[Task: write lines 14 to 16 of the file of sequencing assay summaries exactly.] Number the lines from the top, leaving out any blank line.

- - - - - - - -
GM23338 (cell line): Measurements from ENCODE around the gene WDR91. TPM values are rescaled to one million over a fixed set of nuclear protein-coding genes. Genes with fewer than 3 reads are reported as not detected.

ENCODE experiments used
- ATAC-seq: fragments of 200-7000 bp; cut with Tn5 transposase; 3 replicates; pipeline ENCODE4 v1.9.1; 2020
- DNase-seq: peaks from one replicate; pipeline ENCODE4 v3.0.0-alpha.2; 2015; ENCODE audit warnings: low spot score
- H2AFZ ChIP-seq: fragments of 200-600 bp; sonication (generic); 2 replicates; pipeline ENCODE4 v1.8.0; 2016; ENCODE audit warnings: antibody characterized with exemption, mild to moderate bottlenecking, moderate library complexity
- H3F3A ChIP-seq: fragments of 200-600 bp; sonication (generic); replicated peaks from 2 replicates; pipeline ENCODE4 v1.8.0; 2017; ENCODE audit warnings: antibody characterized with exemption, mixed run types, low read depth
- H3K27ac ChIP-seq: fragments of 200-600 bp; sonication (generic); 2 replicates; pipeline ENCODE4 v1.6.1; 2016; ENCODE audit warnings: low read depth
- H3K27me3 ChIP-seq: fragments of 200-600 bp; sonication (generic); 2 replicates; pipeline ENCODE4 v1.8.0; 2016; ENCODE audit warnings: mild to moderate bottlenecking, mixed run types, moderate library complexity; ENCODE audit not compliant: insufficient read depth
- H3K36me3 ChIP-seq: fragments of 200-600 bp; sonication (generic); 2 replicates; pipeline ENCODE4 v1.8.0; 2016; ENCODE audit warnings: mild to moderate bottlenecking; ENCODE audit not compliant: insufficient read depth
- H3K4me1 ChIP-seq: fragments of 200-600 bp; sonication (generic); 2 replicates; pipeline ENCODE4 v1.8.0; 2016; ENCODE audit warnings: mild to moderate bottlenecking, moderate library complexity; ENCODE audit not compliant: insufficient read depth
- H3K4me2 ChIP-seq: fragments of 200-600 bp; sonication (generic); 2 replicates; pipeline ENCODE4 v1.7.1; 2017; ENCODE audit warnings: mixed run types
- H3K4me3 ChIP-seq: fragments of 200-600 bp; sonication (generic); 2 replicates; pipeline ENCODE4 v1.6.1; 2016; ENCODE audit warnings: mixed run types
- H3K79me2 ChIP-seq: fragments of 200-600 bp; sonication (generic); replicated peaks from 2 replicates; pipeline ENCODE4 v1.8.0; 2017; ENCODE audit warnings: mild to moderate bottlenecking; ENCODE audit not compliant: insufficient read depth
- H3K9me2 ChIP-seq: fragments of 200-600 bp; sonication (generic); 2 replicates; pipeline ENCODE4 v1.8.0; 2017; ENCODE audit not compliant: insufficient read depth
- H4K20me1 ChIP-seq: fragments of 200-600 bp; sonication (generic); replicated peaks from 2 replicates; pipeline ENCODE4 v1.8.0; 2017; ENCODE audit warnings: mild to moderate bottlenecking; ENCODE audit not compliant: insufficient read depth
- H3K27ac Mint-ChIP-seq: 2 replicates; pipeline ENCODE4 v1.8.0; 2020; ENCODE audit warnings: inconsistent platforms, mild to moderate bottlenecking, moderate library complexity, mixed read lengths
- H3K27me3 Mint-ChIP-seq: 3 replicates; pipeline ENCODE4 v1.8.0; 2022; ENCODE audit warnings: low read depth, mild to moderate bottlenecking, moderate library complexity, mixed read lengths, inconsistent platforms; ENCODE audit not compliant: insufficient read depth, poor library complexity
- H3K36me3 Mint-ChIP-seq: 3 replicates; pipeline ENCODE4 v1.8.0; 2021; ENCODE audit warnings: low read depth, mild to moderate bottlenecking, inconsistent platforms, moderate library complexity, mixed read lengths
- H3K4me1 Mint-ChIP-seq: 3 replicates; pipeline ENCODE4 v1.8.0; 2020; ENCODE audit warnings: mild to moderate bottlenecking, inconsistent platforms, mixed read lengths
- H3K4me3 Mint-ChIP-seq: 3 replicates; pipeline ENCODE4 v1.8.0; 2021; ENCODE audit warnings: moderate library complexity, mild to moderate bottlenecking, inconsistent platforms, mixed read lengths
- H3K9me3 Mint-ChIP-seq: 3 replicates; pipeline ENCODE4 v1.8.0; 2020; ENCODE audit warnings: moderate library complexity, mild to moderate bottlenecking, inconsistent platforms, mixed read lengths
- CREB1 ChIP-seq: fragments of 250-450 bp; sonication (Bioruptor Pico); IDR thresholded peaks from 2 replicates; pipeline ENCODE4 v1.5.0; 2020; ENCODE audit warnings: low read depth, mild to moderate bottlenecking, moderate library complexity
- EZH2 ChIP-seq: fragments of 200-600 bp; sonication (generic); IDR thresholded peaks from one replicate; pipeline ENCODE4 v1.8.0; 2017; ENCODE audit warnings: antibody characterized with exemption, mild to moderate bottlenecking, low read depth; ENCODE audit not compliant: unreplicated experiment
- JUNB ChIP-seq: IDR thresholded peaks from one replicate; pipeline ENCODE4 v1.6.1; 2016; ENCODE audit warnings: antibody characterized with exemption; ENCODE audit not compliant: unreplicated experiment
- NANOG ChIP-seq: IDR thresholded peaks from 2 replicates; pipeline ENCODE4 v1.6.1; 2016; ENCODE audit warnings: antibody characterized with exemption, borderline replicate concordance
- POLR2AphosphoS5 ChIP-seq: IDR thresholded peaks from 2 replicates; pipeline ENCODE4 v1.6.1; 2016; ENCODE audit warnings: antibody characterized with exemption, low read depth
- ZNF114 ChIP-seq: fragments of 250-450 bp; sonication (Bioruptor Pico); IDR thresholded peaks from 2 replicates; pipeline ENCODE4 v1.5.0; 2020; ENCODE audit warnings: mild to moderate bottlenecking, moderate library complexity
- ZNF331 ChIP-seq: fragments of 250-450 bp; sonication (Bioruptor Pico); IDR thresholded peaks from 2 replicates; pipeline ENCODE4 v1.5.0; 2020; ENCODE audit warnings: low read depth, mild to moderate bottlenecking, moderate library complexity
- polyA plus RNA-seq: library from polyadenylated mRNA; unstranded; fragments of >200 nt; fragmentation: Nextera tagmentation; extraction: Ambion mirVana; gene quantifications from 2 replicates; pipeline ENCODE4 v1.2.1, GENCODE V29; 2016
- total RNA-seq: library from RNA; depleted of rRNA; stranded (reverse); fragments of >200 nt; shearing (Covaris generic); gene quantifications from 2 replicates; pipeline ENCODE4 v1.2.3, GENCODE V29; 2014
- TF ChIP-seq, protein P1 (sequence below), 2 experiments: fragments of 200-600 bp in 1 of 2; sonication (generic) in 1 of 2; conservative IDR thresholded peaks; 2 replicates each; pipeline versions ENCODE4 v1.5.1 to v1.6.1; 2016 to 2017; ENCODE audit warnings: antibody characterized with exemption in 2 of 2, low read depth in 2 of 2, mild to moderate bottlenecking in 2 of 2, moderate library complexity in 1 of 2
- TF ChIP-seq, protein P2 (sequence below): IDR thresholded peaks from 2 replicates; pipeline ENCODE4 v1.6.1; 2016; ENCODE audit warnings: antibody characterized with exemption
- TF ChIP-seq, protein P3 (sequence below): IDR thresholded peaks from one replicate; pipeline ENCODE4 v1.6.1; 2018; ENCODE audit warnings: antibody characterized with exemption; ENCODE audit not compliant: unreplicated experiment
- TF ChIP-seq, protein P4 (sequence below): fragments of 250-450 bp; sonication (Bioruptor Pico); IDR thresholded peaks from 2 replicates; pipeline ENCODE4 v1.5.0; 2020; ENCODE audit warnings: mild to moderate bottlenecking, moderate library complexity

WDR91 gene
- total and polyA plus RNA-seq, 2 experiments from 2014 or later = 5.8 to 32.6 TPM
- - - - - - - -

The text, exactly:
- H3K9me2 ChIP-seq: fragments of 200-600 bp; sonication (generic); 2 replicates; pipeline ENCODE4 v1.8.0; 2017; ENCODE audit not compliant: insufficient read depth
- H4K20me1 ChIP-seq: fragments of 200-600 bp; sonication (generic); replicated peaks from 2 replicates; pipeline ENCODE4 v1.8.0; 2017; ENCODE audit warnings: mild to moderate bottlenecking; ENCODE audit not compliant: insufficient read depth
- H3K27ac Mint-ChIP-seq: 2 replicates; pipeline ENCODE4 v1.8.0; 2020; ENCODE audit warnings: inconsistent platforms, mild to moderate bottlenecking, moderate library complexity, mixed read lengths